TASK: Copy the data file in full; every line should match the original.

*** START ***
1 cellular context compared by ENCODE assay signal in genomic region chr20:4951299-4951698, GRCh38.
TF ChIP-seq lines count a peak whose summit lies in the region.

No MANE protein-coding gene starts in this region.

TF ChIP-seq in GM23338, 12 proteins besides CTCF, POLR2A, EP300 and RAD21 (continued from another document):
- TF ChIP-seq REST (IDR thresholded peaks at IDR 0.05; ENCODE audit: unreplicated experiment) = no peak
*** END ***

1 cellular context compared by ENCODE assay signal in genomic region chr20:4951299-4951698, GRCh38.
TF ChIP-seq lines count a peak whose summit lies in the region.

No MANE protein-coding gene starts in this region.

TF ChIP-seq in GM23338, 12 proteins besides CTCF, POLR2A, EP300 and RAD21 (continued from another document):
- TF ChIP-seq REST (IDR thresholded peaks at IDR 0.05; ENCODE audit: unreplicated experiment) = no peak